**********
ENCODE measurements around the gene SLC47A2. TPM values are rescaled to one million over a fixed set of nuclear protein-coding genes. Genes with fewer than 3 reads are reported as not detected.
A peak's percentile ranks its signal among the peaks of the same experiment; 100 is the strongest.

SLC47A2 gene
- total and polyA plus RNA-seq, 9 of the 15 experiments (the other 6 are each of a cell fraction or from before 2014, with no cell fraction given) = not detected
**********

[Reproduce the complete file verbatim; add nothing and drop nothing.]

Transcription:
ENCODE measurements around the gene SLC47A2. TPM values are rescaled to one million over a fixed set of nuclear protein-coding genes. Genes with fewer than 3 reads are reported as not detected.
A peak's percentile ranks its signal among the peaks of the same experiment; 100 is the strongest.

SLC47A2 gene
- total and polyA plus RNA-seq, 9 of the 15 experiments (the other 6 are each of a cell fraction or from before 2014, with no cell fraction given) = not detected